The National Labor Relations Board (“NLRB”) recently concluded that an employee who made concerted complaints about compensation did not lose the protection of the National Labor Relations Act (“NLRA”) despite the fact that the employee dropped “f-bombs” in the face of the owner of the company.
All employers will be faced at some point with ending an unsuccessful employment relationship. California is an “at-will” state, so an employer may terminate an employee for any reason except an illegal one (for example, because of an employee’s race or gender). Sound simple? Not so fast.
I am a confessed foodie and enjoy learning and absorbing what I can about cooking, dining and entertaining. My television seems to automatically land on Food Network and one of my favorite shows is Chef Wanted with Anne Burrell.
Recently, the EEOC filed a lawsuit against Hire Dynamics, a staffing firm (click here for the EEOC press release). According to the complaint, after a Hire Dynamics employee filed a charge of discrimination against one of its clients, the staffing firm retaliated by failing to give the employee any further job assignments or opportunities.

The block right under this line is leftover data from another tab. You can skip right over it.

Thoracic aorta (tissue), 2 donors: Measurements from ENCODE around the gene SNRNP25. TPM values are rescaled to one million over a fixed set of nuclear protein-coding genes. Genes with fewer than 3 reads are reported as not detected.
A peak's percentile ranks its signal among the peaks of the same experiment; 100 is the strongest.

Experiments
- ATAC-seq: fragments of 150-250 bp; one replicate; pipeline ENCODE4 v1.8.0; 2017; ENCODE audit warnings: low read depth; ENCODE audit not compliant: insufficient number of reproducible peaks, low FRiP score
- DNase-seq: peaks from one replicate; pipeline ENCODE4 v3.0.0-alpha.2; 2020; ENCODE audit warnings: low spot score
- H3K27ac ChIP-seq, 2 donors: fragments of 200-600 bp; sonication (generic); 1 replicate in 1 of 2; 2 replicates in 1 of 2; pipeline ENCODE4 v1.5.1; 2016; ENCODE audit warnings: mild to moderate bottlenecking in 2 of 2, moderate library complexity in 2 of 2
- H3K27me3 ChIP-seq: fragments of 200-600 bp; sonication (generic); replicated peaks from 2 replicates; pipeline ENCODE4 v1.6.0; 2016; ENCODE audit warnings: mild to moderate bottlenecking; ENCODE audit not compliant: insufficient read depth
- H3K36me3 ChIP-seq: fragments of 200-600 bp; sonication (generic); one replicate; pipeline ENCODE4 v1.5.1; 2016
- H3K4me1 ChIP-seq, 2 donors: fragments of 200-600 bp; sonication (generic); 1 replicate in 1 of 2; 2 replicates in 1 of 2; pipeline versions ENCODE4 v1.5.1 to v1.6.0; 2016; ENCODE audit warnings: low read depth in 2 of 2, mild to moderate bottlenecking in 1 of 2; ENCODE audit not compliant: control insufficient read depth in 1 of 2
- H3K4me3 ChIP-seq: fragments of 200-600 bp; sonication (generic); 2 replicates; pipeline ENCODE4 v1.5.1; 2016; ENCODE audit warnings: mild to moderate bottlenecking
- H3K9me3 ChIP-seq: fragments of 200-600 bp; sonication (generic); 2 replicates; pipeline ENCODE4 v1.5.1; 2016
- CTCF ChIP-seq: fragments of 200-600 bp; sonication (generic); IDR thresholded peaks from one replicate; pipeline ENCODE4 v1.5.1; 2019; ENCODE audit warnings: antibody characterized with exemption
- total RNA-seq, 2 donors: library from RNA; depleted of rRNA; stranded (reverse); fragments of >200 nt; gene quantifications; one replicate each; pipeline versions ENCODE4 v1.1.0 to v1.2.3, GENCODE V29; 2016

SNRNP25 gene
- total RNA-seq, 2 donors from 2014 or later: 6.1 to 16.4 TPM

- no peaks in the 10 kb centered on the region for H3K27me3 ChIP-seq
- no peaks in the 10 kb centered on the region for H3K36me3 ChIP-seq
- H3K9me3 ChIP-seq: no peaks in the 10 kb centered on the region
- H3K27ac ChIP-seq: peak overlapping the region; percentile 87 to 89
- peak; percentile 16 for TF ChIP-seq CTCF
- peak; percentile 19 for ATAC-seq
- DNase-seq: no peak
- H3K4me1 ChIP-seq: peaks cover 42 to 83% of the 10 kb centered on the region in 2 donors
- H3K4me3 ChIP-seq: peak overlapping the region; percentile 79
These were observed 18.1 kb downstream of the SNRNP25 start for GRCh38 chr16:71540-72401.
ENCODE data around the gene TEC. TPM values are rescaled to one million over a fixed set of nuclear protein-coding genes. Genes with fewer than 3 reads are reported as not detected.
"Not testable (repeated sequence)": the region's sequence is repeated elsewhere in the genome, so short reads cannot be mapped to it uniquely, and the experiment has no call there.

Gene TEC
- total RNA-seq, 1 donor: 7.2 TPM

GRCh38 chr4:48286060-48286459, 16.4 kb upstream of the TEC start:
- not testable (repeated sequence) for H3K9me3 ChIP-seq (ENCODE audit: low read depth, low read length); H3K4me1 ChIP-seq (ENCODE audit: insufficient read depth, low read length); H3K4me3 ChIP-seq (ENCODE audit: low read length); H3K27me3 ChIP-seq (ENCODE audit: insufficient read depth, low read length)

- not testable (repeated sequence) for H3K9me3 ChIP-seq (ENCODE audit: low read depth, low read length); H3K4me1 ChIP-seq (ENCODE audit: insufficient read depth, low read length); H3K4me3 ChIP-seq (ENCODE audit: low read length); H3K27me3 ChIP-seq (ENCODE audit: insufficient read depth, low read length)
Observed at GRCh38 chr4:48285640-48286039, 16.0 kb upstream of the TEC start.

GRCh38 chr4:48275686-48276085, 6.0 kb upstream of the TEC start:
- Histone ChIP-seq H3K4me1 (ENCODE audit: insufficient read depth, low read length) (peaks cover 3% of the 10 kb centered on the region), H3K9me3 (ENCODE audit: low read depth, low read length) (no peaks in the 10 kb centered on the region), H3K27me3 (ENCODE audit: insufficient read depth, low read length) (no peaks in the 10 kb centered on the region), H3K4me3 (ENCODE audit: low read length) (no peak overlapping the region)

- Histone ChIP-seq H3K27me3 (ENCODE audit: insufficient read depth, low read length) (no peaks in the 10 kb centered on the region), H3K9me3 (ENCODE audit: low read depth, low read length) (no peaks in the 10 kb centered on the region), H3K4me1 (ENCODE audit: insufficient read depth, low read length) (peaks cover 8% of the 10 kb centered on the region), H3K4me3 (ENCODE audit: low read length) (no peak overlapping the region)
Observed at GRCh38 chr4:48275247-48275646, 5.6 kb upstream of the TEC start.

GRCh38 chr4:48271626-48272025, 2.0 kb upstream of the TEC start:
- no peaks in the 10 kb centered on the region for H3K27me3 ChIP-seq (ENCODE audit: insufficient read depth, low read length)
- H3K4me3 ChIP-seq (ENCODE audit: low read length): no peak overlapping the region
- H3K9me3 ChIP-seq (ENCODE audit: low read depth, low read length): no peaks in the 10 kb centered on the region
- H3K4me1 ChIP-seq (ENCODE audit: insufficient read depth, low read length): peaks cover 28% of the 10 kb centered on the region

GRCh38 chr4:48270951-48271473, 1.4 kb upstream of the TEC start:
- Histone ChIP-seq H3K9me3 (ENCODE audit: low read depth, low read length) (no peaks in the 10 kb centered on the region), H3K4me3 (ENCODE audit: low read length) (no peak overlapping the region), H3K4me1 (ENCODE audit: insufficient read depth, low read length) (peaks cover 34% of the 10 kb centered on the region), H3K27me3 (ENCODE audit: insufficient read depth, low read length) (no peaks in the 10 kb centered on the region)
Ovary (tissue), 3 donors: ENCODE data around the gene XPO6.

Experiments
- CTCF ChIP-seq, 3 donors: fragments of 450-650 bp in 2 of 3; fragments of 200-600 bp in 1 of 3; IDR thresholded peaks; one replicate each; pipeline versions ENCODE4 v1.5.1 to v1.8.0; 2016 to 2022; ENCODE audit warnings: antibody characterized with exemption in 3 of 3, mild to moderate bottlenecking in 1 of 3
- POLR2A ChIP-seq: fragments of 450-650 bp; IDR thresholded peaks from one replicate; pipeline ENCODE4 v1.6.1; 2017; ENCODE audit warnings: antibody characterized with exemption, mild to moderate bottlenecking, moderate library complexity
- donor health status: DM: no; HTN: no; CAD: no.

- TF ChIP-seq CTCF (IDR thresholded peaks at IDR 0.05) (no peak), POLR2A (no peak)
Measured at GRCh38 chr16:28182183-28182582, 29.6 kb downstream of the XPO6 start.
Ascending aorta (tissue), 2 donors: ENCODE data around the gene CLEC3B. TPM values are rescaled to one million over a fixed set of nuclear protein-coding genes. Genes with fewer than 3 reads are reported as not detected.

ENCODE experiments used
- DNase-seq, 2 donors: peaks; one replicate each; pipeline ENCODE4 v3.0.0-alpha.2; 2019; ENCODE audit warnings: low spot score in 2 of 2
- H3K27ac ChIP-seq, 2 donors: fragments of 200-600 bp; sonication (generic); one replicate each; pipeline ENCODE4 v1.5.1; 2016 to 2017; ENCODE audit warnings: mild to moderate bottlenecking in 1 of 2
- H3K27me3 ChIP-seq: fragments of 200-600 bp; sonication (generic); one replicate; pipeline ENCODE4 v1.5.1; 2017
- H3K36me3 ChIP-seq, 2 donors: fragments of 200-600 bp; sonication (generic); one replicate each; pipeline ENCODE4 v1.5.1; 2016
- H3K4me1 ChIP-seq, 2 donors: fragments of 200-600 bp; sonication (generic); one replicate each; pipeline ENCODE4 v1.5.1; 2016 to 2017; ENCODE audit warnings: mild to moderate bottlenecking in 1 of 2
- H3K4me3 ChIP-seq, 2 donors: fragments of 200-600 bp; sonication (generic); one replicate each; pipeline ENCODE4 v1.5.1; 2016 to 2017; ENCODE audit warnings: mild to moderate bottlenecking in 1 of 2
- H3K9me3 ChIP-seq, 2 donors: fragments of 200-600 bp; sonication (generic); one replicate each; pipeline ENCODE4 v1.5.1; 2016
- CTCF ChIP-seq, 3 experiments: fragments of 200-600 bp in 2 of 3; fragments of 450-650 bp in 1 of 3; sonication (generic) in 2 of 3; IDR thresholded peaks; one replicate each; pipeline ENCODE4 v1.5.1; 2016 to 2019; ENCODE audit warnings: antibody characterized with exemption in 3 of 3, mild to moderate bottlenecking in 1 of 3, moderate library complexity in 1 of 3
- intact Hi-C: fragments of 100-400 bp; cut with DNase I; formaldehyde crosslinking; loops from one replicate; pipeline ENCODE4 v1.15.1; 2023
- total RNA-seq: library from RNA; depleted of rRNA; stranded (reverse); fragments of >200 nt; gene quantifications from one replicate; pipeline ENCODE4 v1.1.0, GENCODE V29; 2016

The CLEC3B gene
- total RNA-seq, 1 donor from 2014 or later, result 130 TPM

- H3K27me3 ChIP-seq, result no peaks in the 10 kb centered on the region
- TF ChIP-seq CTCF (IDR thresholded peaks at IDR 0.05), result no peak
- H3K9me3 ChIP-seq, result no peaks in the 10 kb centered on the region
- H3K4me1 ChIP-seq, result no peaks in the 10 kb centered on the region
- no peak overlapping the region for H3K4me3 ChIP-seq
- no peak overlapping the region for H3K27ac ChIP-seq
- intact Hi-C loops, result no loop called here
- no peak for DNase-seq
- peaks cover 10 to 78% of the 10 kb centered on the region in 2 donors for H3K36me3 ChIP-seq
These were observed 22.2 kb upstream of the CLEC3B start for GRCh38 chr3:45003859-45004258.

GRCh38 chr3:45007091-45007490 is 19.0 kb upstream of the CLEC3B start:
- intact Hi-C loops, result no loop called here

If your company’s pre-employment testing process for new hires includesbackground checks and credit reports, please heed warning. The EEOC warns against using credit reports in employment-based decisions as they can create a “disparate impact,” arguing that credit scores in certain protected classes tend to be lower than in others. In recent years, they have tried to bring a few cases to court on these grounds.